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Recent blog posts

google cloud beta logoGoogle has released the beta version of its Cloud Console app for Android on the Google Play store.

The tool allows those who rely on Google's hosting and virtualising service to manage the Google Cloud Platform from an Android smartphone or tablet.

The Google Cloud Platform is a group of cloud-based products that enable developers to create websites, applications and other solutions.

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The Nextdoor App Is Making My Neighborhood Safer

My neighborhood is experiencing a crime wave. Just on my block in the last week, several packages were stolen from doorsteps and tires have been slashed on at least two cars. I found all of this out from an app that's quickly becoming our neighborhood's best security system. "I heard it from Fred two doors down" is being replaced by "I saw it on Nextdoor."

Nextdoor is a location-based social network meant to connect neighbors. By signing up and giving your address, you're placed in a "neighborhood" of users who live in your immediate vicinity. Its intended uses, according to a promotional video, are to borrow a ladder or find a babysitter. In my neighborhood, probably more than half of the Nextdoor posts are about crime.

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TIM COOK, WHOM I HAVE NEVER MET, seems to be a very decent man. He does a lot for charity, he talks a lot of honest sense, and he does a lot for the shareholders of a company called Apple.

The news that he will retire one day was a terrible shock to me. It came buried away in reports that Cook is planning to donate his huge wealth to charity, something that other CEOs are doing, and was mixed in with some fluff about how great it is to be a good man and to look after people.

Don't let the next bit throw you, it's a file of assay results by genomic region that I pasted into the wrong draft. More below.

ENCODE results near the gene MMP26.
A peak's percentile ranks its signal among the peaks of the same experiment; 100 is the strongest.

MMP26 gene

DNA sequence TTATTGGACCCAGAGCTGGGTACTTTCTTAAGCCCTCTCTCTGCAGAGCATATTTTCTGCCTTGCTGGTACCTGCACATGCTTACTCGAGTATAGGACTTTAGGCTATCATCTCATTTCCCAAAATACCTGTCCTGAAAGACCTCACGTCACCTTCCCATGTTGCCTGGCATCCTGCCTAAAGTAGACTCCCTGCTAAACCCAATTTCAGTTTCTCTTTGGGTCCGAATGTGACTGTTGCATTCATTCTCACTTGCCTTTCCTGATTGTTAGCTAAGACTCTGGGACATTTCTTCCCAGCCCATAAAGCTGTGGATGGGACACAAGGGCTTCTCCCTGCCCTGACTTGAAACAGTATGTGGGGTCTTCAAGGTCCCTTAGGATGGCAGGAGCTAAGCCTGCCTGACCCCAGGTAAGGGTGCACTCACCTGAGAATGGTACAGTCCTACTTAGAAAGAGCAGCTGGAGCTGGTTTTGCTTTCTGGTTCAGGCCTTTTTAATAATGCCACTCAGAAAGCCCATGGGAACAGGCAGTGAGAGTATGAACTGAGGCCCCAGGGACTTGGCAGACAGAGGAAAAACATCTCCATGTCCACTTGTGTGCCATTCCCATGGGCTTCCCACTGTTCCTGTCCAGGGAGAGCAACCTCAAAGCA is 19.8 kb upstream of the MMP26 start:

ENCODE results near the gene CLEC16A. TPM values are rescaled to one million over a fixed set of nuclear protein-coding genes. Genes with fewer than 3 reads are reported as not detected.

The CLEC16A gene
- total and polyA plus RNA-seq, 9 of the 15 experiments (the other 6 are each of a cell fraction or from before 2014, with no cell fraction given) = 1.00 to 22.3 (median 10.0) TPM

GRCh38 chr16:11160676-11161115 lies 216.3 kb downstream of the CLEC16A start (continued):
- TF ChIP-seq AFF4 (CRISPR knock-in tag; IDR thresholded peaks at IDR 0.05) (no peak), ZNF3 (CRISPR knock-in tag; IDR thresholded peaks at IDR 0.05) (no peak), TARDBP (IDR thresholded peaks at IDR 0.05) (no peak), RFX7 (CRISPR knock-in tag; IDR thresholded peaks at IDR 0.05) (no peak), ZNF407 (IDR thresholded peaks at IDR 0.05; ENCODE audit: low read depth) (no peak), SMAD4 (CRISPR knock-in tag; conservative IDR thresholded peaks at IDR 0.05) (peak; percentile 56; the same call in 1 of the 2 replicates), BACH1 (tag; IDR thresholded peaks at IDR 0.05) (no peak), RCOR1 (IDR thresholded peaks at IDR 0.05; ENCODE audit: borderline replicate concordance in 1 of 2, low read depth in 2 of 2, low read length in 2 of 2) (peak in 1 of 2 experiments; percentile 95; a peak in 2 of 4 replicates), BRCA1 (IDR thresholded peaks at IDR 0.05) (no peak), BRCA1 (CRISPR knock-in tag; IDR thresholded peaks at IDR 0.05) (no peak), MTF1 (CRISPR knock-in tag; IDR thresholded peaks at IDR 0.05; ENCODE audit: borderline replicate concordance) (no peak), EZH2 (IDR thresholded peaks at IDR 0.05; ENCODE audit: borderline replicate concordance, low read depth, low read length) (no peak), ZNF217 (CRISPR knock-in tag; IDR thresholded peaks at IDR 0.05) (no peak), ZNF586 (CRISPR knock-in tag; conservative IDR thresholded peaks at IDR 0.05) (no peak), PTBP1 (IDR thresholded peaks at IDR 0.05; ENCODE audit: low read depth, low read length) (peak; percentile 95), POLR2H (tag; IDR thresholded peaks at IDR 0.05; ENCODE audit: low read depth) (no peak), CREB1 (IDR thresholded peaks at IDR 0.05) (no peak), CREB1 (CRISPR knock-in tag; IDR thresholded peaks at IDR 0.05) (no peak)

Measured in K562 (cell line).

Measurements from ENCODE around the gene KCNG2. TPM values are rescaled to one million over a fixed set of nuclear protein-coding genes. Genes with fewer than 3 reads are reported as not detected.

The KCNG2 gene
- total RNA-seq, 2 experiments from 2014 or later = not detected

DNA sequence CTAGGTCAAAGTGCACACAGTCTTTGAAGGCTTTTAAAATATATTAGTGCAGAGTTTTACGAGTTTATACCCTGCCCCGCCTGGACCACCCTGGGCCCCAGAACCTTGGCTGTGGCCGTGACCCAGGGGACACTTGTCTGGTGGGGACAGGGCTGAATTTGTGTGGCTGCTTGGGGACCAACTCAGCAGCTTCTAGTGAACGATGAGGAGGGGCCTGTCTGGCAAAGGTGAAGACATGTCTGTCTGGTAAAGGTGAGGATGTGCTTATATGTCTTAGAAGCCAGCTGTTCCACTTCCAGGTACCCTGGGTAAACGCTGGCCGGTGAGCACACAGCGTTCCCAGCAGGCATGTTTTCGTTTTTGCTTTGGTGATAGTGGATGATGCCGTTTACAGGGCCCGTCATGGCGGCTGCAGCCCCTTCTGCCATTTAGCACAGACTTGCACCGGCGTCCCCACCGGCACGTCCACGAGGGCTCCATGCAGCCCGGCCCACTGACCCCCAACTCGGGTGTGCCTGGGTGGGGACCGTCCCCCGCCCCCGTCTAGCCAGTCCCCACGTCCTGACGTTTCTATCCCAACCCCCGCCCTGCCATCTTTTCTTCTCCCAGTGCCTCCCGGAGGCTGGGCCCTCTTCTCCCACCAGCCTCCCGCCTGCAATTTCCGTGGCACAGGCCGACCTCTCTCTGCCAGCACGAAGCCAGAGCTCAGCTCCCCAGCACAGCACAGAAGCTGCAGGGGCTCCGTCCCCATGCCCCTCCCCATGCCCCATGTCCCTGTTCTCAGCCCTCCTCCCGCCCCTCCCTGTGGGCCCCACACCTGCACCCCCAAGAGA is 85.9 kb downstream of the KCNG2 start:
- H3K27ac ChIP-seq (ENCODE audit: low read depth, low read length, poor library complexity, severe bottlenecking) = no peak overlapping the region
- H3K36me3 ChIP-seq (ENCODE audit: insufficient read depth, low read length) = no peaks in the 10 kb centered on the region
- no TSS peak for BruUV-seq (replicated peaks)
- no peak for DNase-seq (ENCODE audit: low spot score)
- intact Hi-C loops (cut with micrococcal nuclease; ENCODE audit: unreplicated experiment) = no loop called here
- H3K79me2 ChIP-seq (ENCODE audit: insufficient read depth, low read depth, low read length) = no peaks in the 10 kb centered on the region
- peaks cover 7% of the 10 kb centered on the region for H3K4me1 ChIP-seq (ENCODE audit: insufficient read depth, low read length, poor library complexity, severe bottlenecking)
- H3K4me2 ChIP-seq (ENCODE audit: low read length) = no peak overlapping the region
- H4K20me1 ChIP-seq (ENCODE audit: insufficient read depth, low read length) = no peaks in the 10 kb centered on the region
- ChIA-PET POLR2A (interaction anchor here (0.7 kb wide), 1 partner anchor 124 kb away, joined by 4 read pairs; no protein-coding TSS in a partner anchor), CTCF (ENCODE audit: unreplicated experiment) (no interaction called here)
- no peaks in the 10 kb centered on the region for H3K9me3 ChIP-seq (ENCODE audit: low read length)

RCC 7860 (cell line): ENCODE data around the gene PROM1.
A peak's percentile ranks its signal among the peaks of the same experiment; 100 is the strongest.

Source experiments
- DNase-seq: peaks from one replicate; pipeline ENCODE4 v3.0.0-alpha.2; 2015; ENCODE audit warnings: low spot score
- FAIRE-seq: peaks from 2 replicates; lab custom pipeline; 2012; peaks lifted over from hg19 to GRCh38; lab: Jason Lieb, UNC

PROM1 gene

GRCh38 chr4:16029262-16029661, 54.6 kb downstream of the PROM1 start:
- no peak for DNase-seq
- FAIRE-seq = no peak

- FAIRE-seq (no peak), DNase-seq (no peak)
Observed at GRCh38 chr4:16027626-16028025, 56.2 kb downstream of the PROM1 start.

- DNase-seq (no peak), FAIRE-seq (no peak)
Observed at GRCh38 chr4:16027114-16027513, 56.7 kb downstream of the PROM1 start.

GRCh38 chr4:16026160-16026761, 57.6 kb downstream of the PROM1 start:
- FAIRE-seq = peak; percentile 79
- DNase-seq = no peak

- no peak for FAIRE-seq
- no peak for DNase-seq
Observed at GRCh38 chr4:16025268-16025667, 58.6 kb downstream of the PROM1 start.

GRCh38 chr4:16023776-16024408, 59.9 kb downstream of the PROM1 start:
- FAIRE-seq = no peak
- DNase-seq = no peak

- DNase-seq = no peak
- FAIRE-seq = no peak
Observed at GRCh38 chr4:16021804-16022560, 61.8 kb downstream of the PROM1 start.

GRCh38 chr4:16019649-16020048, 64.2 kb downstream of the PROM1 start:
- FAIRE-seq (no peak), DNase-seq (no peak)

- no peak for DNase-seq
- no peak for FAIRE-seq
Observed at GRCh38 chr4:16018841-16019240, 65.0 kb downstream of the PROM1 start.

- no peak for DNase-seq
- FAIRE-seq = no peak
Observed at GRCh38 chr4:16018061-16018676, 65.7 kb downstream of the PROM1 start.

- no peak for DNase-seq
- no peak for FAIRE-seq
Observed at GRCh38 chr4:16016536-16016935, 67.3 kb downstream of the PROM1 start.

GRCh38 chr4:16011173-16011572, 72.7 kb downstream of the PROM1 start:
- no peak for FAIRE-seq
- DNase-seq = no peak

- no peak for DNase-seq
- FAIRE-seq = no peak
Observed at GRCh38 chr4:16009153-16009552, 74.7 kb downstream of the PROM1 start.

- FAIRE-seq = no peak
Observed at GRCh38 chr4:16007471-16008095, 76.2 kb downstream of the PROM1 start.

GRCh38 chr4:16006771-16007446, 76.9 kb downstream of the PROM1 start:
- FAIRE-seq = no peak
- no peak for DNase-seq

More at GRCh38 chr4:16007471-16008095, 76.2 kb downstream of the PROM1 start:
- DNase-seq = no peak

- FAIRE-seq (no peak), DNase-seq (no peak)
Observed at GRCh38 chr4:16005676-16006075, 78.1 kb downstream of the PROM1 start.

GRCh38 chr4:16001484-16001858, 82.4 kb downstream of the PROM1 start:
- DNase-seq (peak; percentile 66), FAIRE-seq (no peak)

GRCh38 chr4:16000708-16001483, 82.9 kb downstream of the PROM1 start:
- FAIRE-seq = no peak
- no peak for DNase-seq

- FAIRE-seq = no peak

Hidden among all this good-vibe, hippy-happy, joy-joy stuff was the bitter pill, the bad oyster in the bunch, the bruised banana. Cook will one day retire from Apple.

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An anonymous reader writes: During the past two days, popular code hosting site GitHub has been under a DDoS attack, which has led to intermittent service interruptions. As blogger Anthr@X reports from traceroute lists, the attack originated from MITM-modified JavaScript files for the Chinese company Baidu's user tracking code, changing the unencrypted content as it passed through the great firewall of China to request the URLs github.com/greatfire/ and github.com/cn-nytimes/. The Chinese government's dislike of widespread VPN usage may have caused it to arrange the attack, where only people accessing Baidu's services from outside the firewall would contribute to the DDoS. This wouldn't have been the first time China arranged this kind of "protest."
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HTC design chief Jonah Becker is leaving the Taiwanese phone maker — the second person in his position to do so in the past year.

Becker assumed the phone design helm last year, following the exit of Scott Croyle, who is now at startup NextBit.

“It’s been an amazing seventeen year journey with One & Co and HTC, but it’s time for a new adventure,” Becker said on Twitter. “Stay tuned for details of what’s next.”

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This Checklist Makes Sure Your Next Meeting is Productive One

No one likes wasting time in meetings, but it happens. To spend your time more efficiently, it helps to have a plan in place. Use this checklist to make sure your next meeting is more productive.

The folks at Harvard Business Review (HBR) created a thorough "Meeting Preparation Checklist" that includes a series questions you should ask before scheduling a meeting. The image above offers a sample of some of these questions.

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The U.K.'s Court of Appeal has denied Google's request to block lawsuits from British consumers over the search giant's disregard for Safari privacy restrictions designed to prevent advertisers from tracking users.